I have to applaud Michael on his recent post on the subject of covering the head in Roman-based cultus. It is likely one of the best explanations I have read. Along with that, it includes primary sources for references. Highly recommended!
Roman prayer is a full body, all-encompassing experience. It is more than simply the words we speak and the intent we hold in our hearts. Our entire being pronounces the prayer: our hands, our gestures, our actions, our posture, even our dress. Therefore, prayer to the Roman was a very mindful state of being.
Michael over at Mea Pietas has been putting out some great introductory material for traditional cultus. I highly encourage you to check out his blog. It’s great to see another Roman voice out there!
This year’s preparations started on the end of March. I cleaned his domestic shrine, made four small wreaths, printed wanted posters as part of a prank and glued them on different streets late at night, so as to give people a laugh on the morning of April 1st. When I woke up, as is usual…
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The Kalends isn’t over, but we’re taking a moment to rest in our day. For me that means I get to do what seems to be becoming a job, but is still basically a hobby (This is my justification for it today, since I have always tried to not “work” on the Kalends, Nones, and Ides).
Yesterday over at my blog on Witches & Pagans’ PaganSquare, I wrote about my plans to observe the Kalends with my 3-year-old daughter for the first time. The day is only half-way over, but I’ve been so moved by how the day has unfolded that I couldn’t wait to post.
My daughter had breakfast, and I had coffee with a few peanuts. I fast for the Kalends, Nones, and Ides from sunset the night before, but my health issues require I don’t do a full fast these days. I don’t feel that 3 is old…
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My interest is in the religion, the philosophy, and the Gods of the Rome. I’m also interested in applying this to who I am in this day and age. I hope to show the larger Pagan and Polytheist communities that Ancient Rome actually has many gifts to give us in the realm of religion if we are willing to remove our preconceived (and regularly incorrect) notions of what Rome was.
I’ve set out to build a different approach to Roman Polytheism and community, fostering an environment where new students feel comfortable not only asking questions but speaking openly of their experiences as they are learning. I never want to hear of anyone else say that it took them years to share their path with others because they were afraid of being attacked by a co-religionist.
Historically the month of February for a Roman had an overarching theme of purification and setting things right with the Lares (our Ancestors and Heroes) and the Manes (our Dead)1. Interestingly, this habit of feeding the Dead did not stop with Roman Polytheists at the time, but it was also a custom of early Christians. This custom has continued to be carried out into modern times, and we see its Christian heir in the varying traditions held in All Saints’ and All Souls Day. In fact, some scholars point to All Saints’ and All Souls’ Day being a modern survival of February’s Parentalia.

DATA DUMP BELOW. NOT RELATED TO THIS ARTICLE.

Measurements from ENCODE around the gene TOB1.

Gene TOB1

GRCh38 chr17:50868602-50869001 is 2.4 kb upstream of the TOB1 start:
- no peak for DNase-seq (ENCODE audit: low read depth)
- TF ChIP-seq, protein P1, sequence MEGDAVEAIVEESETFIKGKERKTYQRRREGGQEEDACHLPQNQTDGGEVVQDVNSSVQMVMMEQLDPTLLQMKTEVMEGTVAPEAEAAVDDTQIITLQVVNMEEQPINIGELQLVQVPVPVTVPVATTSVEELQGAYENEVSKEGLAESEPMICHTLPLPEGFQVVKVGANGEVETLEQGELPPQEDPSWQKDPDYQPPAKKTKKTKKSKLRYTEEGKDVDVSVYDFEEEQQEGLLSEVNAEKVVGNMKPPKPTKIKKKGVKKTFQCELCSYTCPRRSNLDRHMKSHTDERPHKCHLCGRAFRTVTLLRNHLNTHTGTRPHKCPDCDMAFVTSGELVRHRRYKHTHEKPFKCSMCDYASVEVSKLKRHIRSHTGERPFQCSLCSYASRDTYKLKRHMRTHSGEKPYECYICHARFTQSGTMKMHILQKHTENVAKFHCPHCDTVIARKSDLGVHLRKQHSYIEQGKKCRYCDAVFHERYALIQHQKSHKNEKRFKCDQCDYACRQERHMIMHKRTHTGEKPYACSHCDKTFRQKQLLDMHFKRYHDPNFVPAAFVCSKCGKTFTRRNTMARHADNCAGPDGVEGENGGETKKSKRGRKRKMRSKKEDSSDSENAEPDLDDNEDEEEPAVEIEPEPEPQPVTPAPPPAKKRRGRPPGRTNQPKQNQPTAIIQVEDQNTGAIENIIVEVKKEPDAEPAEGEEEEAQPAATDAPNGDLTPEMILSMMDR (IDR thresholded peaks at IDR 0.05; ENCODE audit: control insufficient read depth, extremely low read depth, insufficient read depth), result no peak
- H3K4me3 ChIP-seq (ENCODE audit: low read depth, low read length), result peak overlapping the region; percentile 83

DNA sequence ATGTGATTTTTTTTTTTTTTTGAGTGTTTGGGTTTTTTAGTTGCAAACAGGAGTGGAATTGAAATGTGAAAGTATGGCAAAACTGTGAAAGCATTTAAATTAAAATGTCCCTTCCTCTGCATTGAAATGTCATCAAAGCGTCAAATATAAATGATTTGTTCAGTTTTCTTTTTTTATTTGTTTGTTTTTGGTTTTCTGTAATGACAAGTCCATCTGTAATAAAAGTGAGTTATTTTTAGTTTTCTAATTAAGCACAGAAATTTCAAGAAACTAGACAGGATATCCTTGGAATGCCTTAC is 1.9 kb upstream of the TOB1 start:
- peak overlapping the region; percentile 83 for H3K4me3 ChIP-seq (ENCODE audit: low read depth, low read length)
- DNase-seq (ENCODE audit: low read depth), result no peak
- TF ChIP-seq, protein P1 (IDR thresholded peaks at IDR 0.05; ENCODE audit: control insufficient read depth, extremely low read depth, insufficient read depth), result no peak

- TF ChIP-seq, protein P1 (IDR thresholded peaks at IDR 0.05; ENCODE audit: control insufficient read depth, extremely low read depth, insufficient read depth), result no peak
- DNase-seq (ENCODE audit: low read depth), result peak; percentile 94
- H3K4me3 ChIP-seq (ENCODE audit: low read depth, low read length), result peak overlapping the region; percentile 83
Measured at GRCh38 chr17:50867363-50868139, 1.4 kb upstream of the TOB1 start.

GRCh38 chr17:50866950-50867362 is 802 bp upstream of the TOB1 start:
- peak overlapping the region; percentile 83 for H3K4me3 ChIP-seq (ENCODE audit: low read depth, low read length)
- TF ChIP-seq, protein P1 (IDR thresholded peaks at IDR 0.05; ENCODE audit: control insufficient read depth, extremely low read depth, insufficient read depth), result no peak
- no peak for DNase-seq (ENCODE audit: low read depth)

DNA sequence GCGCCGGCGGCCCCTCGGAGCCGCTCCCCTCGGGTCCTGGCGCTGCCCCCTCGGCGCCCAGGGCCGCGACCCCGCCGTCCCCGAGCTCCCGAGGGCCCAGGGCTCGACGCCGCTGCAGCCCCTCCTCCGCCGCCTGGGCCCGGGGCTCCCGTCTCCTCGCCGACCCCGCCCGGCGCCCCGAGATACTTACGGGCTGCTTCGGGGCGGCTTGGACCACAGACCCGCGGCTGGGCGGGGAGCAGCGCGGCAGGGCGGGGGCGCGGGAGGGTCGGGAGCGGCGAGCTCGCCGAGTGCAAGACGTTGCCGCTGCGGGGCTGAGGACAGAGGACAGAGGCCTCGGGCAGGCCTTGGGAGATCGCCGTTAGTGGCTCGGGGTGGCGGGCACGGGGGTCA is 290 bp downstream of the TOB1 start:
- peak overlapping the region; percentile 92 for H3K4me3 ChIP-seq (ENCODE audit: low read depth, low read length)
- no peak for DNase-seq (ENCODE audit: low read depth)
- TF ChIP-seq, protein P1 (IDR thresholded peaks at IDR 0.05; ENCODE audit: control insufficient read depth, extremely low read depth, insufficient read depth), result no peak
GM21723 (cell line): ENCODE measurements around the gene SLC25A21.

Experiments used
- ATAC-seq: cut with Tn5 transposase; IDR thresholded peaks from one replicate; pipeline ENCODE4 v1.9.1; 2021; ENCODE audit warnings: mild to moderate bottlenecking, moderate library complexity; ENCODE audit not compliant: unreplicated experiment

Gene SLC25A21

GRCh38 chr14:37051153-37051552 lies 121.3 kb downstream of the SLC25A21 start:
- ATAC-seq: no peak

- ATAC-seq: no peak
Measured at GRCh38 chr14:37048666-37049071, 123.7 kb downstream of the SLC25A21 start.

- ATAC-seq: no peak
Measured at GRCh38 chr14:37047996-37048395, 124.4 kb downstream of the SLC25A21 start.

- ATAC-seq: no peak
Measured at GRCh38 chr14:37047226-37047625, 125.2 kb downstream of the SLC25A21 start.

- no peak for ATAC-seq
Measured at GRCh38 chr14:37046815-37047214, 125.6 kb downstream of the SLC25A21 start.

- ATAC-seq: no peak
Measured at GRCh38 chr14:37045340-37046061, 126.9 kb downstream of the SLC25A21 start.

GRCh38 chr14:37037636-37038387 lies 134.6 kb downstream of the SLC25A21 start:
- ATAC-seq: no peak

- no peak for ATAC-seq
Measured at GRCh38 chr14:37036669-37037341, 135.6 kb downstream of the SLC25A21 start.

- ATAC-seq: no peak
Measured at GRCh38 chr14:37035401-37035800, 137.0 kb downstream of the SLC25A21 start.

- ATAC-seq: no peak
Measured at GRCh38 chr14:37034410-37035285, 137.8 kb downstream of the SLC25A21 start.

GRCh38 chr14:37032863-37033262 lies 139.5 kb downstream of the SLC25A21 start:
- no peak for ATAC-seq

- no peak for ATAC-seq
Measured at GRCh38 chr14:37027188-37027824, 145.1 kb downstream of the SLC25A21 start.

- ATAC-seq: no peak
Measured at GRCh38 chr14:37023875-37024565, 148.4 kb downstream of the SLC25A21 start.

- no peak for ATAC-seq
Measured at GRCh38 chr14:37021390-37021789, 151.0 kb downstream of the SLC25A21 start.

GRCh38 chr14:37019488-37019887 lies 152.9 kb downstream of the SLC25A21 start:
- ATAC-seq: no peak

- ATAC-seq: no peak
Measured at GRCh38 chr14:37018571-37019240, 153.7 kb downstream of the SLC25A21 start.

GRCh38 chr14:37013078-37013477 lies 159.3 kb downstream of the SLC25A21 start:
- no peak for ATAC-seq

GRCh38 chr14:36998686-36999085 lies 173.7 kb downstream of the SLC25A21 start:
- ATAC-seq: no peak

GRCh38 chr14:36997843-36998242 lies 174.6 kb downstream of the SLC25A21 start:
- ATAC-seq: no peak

The Parentalia was a 9-day festival that was mainly celebrated in private, attending to your family’s unique Lares and Manes. It begins on the 13th of February. In my home, we also spend the 9-days of Parentalia sacrificing to the Lares and Manes with…
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In the next few days, I’ll be repeating the gesture, adding flowers, honey and possibly some music, but I also want to honour my family members who are buried elsewhere, in places that I cannot visit before the 22nd of…
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Here is a list of the major publications dealing with the Roman religion from 2014. I have a copy of Daughters of Hecate that I’m slowly working through for review. – C.
Here is an incomplete list with the most important books published on Roman religion in this year. It is interesting to notice, that even in the case of an exclusive, small discipline such as the study of Roman religion so much works are published in one year (more than 30-40 titles – not counting the hundreds of articles of course).
The work of those people, who are dealing with the current historiography and evolution of the discipline is really hard nowadays: they need to follow hundreds of persons, journals and bibliographical lists to have an idea at least about the tendencies in this age of “publish and perish”.
Hope, that a similar list we can publish next year too.
Preparation in time of peace, when it seems that everything runs smoothly and nothing seems to trouble us, means to achieve those tools – through study, practice of otium, care of the spirit, martial arts, the agricultural/gardening activities, walk in the way of meditation, spiritual exercises – necessary to deal with adversity. It is obvious that it is not an easy and simple path. It takes a lot of effort because the precondition for achieving the Pax Deorum is first resolve your own “inner war.” We must first be prepared to dominate our inner chaos, our agitation if we are to achieve spiritual peace. Inner peace is a precondition for peace outside. Unpreparedness introduces us into a state of war in which we will be surely defeated.
I loved this entire article and wanted to share it. I don’t feel that…
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